Thursday :: Apr 1, 2004

"They Will Greet Us With Roses"

by pessimist

One of the claims used to justify the invasion of Iraq by forces controlled by the PNAC Republic of Texas Petroleum is that we are bringing democracy and freedom to the Iraqi people. Anyone familiar with Walter Cronkite's Twentieth Century series can recall images of grateful Europeans greeting the troops who freed them from Hitler's tyrany. So what images are we, the Liberators of Iraq From Saddam's Sadistic Sons, facing?

Hostile Town's Descent to Carnage

"I am an honest person," said Maj. Abdelaziz Faisal Hamid Mehamdy, a native of Fallujah, who said he joined the police force last year. "We put ourselves in danger for the city we were born in."

"The violence is increasing against the Americans," said Mehamdy, who said he had been a lieutenant colonel in the army during the rule of former president Saddam Hussein. "They took over the country and they didn't give us anything. They came for democracy and to help the people, but we haven't seen any of this, just killing and violence."

Defiance a matter of Arab pride

In the Arab view, Bush and his advisers made a series of blunders in drawing up their plans for Iraq. Foremost, they believed their own propaganda, that the Iraqis would greet the invading Americans with cheers and applause. There are so far few signs of such a welcome.

Indeed. As one Iraqi put it:

"I am going back to defend the Iraqi people; to defend the old women of Iraq; the old men of Iraq; the land of Iraq," said the 33-year-old. "Do you allow someone to enter your home and force you out of it. They have put up the American flag in Umm Qasr, this is not liberation, this is occupation."

Greeted with roses, indeed!

I have heard that the photos of this event, that at least sometime shortly after the attack were available on the Internet, are quite gruesome. I haven't seen these myself, (and I won't link to any. You ghouls out there who seek images of this sort of horror can do your own search) so I can't attest. But the testimony of eyewitnesses presented below paint a gruesome enough picture for someone who grew up in Leave it to Beaver America. (Quotes that follow from this link)

Ahmed Obayid, 38, a commercial truck driver, said the ambush was carried out by three insurgents who drove into town on a large truck. He said the insurgents, whom he described as mujaheddin, Arabic for holy warriors, cleared the area by detonating an explosive device that created a loud noise but did not cause any damage. Shops were shuttered and pedestrians fled. "There were three who jumped from the truck, shooting," Obayid said.

The Americans were approaching in two SUVs, he and other witnesses said. Under fire, the driver of one of the vehicles swerved across the median in an unsuccessful effort to turn back. Obayid said one American survived the first volley of gunfire but was pulled from his disabled vehicle by a gathering mob.

"He had gotten shot in his chest," Obayid said. "The people killed him by throwing bricks on him and jumping on him until they killed him. They cut off his arm and his leg and his head, and they were cheering and dancing." Obayid said the attackers soon departed as townspeople went on a rampage.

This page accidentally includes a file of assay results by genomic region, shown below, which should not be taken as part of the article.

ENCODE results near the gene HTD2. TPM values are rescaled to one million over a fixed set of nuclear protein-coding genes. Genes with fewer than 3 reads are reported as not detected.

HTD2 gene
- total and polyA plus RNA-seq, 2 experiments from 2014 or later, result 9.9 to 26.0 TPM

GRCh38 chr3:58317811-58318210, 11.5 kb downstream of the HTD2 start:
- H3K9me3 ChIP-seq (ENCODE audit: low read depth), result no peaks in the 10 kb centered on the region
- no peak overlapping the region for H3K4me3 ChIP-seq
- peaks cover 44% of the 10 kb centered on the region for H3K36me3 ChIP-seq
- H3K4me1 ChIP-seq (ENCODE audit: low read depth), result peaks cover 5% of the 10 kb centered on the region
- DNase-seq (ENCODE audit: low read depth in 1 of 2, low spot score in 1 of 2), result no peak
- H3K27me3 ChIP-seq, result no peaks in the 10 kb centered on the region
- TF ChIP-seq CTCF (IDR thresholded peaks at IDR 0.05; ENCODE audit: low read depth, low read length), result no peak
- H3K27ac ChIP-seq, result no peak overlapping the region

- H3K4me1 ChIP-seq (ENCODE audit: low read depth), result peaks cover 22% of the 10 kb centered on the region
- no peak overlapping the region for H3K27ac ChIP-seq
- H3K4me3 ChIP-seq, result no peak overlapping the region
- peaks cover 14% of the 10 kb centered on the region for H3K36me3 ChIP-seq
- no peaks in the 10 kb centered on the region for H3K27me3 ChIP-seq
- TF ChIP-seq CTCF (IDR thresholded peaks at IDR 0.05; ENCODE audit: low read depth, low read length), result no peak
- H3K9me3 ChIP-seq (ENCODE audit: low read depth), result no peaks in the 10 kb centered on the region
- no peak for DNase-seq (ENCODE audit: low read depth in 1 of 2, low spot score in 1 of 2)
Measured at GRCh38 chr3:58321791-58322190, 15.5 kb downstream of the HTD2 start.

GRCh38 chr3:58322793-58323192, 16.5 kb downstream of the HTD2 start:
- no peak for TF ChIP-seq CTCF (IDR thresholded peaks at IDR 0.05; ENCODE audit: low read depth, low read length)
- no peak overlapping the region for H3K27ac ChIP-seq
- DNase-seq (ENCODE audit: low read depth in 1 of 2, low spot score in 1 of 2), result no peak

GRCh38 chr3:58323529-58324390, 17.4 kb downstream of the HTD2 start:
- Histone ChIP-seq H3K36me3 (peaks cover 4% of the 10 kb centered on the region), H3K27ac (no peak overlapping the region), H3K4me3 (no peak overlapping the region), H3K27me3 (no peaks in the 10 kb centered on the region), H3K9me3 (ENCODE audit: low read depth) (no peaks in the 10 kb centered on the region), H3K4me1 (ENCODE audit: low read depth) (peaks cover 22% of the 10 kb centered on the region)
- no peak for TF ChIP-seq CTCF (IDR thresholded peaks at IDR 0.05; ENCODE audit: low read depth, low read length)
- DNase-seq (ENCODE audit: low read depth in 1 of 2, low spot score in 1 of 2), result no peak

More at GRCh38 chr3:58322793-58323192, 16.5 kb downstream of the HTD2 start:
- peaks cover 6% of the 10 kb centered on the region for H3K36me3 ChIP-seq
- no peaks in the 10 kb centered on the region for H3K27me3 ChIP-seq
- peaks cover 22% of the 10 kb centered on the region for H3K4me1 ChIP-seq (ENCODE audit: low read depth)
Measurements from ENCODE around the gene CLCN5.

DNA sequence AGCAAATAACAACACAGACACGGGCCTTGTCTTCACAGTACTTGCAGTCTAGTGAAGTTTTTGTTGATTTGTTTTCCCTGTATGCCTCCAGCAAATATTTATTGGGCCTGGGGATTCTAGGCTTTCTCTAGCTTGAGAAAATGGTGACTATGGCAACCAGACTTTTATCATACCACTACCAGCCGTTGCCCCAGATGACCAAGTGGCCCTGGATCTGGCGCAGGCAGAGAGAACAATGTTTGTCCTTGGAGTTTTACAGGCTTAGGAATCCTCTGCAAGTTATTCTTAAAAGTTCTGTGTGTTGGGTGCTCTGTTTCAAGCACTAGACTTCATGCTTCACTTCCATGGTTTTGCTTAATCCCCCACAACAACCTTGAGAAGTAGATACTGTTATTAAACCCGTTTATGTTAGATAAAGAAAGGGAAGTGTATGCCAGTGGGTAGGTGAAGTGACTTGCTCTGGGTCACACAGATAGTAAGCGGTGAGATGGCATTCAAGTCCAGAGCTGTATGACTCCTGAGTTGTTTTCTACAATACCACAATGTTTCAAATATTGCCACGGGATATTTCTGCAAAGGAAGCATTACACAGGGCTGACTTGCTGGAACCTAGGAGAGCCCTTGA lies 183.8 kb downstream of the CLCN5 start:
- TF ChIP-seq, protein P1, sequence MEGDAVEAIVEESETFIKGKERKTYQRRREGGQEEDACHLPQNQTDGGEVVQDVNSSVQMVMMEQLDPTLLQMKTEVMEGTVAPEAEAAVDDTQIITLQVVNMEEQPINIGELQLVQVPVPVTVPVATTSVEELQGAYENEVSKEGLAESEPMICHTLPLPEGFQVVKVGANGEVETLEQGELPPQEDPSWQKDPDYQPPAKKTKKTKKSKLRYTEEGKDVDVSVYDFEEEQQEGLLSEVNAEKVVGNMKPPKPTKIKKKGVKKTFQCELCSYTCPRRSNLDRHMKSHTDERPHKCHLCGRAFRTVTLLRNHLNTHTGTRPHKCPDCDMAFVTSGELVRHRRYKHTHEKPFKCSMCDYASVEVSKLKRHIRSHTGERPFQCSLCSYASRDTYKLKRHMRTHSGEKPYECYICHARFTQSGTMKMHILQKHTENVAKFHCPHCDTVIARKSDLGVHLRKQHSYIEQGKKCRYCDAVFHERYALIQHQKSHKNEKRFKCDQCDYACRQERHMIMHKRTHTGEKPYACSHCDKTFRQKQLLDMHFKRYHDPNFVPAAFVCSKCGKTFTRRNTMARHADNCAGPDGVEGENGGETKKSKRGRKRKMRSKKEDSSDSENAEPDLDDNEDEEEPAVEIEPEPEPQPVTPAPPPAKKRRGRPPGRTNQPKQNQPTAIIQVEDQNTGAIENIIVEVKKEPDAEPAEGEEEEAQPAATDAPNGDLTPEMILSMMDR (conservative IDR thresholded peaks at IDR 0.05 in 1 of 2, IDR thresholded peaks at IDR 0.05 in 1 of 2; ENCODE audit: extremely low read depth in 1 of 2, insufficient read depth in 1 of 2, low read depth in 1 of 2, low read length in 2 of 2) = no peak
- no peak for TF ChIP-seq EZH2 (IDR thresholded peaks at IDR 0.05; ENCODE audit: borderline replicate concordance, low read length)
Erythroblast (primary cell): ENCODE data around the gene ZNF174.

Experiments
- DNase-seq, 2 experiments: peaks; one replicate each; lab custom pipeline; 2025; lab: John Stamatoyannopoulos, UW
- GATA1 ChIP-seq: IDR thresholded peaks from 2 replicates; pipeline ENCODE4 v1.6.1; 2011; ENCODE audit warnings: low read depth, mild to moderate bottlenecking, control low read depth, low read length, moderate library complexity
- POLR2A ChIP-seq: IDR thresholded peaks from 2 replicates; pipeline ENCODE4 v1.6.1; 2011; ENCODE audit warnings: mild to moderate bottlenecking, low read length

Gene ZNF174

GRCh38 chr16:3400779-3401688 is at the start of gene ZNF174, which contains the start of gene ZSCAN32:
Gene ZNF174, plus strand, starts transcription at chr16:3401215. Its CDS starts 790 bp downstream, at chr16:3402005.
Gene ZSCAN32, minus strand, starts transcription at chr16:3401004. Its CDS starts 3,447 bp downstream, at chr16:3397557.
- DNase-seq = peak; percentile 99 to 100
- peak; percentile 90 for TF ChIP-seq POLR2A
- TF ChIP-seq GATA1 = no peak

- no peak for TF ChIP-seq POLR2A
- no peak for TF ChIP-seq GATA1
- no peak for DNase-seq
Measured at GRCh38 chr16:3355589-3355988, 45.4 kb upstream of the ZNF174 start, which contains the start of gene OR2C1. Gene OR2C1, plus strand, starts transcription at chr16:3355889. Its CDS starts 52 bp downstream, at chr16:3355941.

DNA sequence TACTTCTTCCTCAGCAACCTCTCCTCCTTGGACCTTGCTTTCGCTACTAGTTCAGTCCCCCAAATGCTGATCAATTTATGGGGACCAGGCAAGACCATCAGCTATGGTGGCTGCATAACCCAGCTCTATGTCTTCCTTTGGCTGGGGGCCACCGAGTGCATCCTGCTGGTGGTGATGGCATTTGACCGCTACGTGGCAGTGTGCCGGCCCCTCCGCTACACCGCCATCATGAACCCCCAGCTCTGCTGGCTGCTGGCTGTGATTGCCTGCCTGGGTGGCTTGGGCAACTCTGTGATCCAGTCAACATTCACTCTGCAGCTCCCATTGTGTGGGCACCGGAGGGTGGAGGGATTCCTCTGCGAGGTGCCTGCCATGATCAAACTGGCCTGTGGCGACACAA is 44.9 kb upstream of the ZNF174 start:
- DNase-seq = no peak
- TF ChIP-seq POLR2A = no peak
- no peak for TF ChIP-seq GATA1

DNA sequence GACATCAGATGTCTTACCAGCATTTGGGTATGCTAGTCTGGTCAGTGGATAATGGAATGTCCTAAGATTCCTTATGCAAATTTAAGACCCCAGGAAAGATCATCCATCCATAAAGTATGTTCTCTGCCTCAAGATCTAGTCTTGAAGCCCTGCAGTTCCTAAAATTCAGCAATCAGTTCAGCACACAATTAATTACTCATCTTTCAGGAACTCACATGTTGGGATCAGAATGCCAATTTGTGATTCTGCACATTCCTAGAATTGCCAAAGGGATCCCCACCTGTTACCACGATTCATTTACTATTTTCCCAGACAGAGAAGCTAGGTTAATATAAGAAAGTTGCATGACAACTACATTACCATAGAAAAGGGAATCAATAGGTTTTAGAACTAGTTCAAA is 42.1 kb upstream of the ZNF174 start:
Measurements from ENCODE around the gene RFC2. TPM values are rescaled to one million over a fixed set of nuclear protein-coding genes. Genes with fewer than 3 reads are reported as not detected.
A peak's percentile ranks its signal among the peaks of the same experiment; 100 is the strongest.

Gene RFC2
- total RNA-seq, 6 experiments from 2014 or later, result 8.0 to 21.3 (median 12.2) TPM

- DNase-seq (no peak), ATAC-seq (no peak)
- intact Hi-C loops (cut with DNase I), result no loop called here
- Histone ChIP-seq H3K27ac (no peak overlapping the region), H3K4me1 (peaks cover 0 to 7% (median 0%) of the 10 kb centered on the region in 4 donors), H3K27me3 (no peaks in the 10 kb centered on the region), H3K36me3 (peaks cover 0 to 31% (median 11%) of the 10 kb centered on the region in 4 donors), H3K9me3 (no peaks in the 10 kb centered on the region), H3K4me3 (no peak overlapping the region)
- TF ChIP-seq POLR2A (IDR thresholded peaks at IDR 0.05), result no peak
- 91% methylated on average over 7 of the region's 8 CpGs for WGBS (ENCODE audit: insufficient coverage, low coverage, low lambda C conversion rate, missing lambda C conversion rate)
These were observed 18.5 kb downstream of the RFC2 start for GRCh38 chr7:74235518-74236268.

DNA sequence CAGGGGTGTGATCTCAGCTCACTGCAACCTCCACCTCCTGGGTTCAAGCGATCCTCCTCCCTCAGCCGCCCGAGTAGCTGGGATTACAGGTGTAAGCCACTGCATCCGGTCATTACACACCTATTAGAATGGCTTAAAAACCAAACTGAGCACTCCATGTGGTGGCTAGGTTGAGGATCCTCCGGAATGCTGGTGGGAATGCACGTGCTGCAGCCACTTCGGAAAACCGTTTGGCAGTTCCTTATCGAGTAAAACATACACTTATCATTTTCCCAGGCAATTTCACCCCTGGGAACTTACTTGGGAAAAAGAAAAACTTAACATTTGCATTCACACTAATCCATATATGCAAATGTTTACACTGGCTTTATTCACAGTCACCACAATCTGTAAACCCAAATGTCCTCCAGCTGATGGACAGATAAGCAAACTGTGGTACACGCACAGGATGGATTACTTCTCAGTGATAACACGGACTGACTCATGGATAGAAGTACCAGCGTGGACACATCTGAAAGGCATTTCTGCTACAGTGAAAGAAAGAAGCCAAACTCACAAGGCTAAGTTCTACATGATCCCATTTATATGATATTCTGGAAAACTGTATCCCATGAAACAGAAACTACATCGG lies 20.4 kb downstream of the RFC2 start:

For hours, young men and boys roamed the streets proclaiming their hatred of the U.S.-led occupation. Iraqi security forces, organized and trained by the occupation authority, were scarce. Local police stayed away from the gory aftermath of the assault. No one dared make an arrest.

By about 1 p.m., people milled around the smoldering SUVs at the site of the attack. Young men leaped on the wrecks and smashed any windows, mirrors or other glass that remained unbroken. Burhan Ahmed Ali, 21, a laborer, said, "The mujaheddin shot those two cars and killed everybody. . . .

"If you go to the bridge, you will find them hanging there, just like slaughtered sheep."

Saad Salim, a 16-year-old who was standing nearby, pointed upward. A severed right leg had been attached to a brick with some string and was suspended from a power line that spanned the street, hanging above the concrete median. "They cut off his leg and threw it up there," Salim said.

Several blocks away, on the east side of the Euphrates next to the older of two bridges spanning the river, two bodies lay on the ground. "They hung those two bodies for a long time, and there was dancing and cheering," said Ghanem Khuweilid Halbusi, 33, who sells cigarettes near the bridge. "They were throwing stones and beating them with sticks." Then the bodies were cut down, placed atop a pile of tires and set afire, he said.

At about 2 p.m., a cart pulled by a gray donkey dragged the corpses back from the riverbank. Three men sat atop the wooden carriage. One wore a yellow T-shirt with black stripes and black trousers and carried a knife in his hand. The second wore a white shirt and a red-and-white kaffiyeh, or head scarf, which he removed during the procession. The third man used a long piece of plastic to prod the donkey.

About 70 people followed the cart, shouting "shwaretek" -- a word in colloquial Iraqi Arabic that is used to question someone's nerve.

"What makes you come here, Bush, and mess with the people of Fallujah?" they chanted.

The cart traveled back toward the scene of the attack, then eastward on Highway 10, the four-lane main road through town, dropping the corpses in front of the municipal building. A short while later, a man driving a battered white Toyota Corona attached the corpses to his rear bumper and drove away.